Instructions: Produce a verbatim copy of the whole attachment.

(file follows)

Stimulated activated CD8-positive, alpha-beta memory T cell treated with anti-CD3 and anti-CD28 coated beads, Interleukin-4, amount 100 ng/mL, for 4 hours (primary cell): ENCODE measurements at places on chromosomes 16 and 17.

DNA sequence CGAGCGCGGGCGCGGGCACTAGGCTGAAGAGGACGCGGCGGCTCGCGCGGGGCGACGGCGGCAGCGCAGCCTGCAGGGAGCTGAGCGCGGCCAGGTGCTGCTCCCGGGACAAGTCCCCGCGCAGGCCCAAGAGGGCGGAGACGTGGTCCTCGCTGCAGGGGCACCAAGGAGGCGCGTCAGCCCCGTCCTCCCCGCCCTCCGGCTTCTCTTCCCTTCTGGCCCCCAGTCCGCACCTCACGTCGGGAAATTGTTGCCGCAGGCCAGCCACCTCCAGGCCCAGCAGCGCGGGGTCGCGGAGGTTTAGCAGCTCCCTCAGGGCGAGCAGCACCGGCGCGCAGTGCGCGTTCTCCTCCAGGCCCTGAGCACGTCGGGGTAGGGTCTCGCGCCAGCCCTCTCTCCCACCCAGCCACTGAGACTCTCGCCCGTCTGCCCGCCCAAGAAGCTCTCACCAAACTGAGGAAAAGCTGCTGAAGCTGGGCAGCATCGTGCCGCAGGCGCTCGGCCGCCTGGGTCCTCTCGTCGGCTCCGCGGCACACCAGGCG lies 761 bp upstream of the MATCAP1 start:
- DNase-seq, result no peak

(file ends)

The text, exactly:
Stimulated activated CD8-positive, alpha-beta memory T cell treated with anti-CD3 and anti-CD28 coated beads, Interleukin-4, amount 100 ng/mL, for 4 hours (primary cell): ENCODE measurements at places on chromosomes 16 and 17.

DNA sequence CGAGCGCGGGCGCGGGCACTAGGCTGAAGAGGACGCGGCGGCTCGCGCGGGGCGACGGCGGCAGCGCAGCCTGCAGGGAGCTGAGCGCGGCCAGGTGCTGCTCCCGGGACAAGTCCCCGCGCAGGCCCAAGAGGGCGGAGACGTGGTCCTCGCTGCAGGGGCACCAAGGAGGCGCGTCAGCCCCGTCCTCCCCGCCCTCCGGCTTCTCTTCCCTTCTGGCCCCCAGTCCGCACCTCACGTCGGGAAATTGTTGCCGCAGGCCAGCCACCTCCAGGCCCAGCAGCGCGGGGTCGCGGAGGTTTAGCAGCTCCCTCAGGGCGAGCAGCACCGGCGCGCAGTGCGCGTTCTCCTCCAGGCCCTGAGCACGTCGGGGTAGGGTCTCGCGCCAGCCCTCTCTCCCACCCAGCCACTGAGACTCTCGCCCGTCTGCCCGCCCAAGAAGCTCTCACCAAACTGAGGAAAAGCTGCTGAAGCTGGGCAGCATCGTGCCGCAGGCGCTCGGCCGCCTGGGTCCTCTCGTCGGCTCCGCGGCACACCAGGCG lies 761 bp upstream of the MATCAP1 start:
- DNase-seq, result no peak